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Intravitreal Injections for Diabetic Macular Oedema



Diabetic eye disease can cause permanent damage to retinal capillaries that makes them leaky, resulting in macular oedema.

The fluid that leaks out of the blood vessels makes the macula “waterlogged” and swollen. The fluid collects in oval spaces known as ‘cysts’. Swelling of the macula due to diabetic macular oedema results in reduction in the quality and quantity of the central vision.

There are a number of treatment types for diabetic macular oedema, and the choice of treatment depends upon a number of factors. Intravitreal injections are currently the main type of treatment with good evidence that early treatment results in a better visual outcome.

What Type Of Drugs Are Used?

As of 2016, there are a number of different types of drugs that are used to treat diabetic macular oedema. These include  anti-VEGF drugs (which are also used to treat other conditions), as well as steroid injections.

Whilst anti-VEGF drugs are currently the preferred treatment, the most appropriate drug is dependent upon a number of factors; Dr Chauhan will consider these prior to suggesting which is most suitable.


Read more about:

Anti-VEGF injections

Steroid injections

How Often Do I Need To Have These Injections?

Injections for diabetic macular oedema are generally given following a DRCR net (Diabetic Retinopathy Clinical Research network) protocol, and aims to provide the best treatment and visual outcomes.

Injections are given monthly for approximately six months, or until the diabetic macular oedema completely resolves; following this injections are given as required if the macular oedema recurs. On average, this means that treatment is intensive during the first year (six injections during the first six months, nine in total within the first year, with regular examinations). However, for the second year the average number of injections required reduces significantly to 2-3 injections, and examinations become less frequent as the condition generally stabilises.

How Is The Injection Given?

The intravitreal injection (injection straight into the vitreous of the eye) is given in a clean environment in order to reduce the risk of infection. Most patients are concerned about 4 issues:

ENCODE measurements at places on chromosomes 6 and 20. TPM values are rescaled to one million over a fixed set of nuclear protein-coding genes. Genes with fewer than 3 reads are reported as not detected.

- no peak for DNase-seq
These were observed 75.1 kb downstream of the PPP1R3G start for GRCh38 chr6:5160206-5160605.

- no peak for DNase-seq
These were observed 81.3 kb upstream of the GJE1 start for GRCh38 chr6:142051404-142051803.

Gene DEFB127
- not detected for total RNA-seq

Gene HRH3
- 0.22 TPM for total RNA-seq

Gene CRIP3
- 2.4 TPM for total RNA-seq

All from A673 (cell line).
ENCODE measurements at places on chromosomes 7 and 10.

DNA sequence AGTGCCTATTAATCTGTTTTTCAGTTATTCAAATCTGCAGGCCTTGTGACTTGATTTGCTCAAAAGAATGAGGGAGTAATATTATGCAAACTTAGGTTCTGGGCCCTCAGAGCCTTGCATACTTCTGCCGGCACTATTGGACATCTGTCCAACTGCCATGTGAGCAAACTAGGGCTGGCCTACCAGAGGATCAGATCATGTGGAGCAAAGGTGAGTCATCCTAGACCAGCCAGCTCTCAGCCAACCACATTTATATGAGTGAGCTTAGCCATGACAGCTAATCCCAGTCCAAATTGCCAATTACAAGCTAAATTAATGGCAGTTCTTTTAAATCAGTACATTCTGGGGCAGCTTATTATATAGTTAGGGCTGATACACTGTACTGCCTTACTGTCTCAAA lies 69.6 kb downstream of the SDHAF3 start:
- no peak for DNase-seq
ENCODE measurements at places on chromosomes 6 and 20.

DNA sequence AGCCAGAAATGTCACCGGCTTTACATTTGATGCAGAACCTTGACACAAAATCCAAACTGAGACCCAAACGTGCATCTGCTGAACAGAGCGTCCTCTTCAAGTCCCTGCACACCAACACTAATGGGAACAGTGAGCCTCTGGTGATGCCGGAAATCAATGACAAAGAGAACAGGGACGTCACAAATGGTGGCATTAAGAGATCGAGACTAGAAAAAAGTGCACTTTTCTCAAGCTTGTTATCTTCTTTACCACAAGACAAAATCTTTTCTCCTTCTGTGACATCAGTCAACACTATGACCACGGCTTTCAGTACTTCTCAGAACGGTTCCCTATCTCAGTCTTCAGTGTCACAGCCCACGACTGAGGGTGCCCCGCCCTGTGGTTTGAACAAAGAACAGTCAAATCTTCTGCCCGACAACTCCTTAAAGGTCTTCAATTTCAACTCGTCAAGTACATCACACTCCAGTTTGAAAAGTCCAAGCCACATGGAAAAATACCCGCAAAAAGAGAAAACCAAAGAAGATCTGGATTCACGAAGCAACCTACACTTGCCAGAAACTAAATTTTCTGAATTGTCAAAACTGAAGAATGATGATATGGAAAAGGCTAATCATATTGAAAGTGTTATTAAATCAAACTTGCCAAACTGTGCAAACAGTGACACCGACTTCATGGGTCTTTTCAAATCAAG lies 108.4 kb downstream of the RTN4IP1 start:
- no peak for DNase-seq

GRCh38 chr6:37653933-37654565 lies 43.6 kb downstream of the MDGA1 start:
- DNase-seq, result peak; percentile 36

No. You will have anaesthetic drops instilled into your eye about three times about ten minutes apart by a nurse or orthoptist. At this stage your eye would already be numb enough for a cataract operation.  The injection itself is extremely quick and you will feel a sudden and split-second feeling of pressure. Almost every patient has a “is that all there is to it”? response after their first injection.


Your eye will be held open gently with the gloved fingers of the injecting doctor.


You will be asked to look at a particular point on the ceiling. This will keep your eye still.


No. The injection is done from the side and you will not see it at all.

The nurses will test your vision immediately after the injection and will then apply ointment and an eye pad. You may then go home, usually about an hour and a half after entering the clinic. The eye pad should stay on, untouched, for 4 to 6 hours and should then be removed at home. You should then put the gel that you’re given in your injected eye every 1 to 2 hours until you go to sleep. When you wake up the next day, your eye should be comfortable.

You will be provided with the gel before you leave. You will also be given instructions and several contact telephone numbers in case of problems.

What Are The Risks Of Intravitreal Injections?

Before you are treated, you need to know the risks and benefits so you can make an informed decision.
Side effects are uncommon with intravitreal injections. Some are related to the injection itself, and some due to the drug itself.

Chances of injection-related risks:

  • Infection: less than 1/2000*
  • Severe bleeding into the eye: less than 1/1000*
  • Retinal detachment: less than 1/1000*
  • Persistent high pressure in the eye: less than 1/100*
  • Cataract: less than 1/1000*
  • Allergy: less than 1/1000*
  • Inflammation: less than 1/1000* (* for each injection)

Intravitreal drug-related risks:

As with any drug, there are a number of potential side effects related to intravitreal injections. Aside from the previously mentioned ‘injection-related risk’ (mentioned above), these potential side effects are different depending upon which injection drug (anti-VEGF or steroid) is suggested by Dr Chauhan.



Anti-VEGF injections

Steroid injections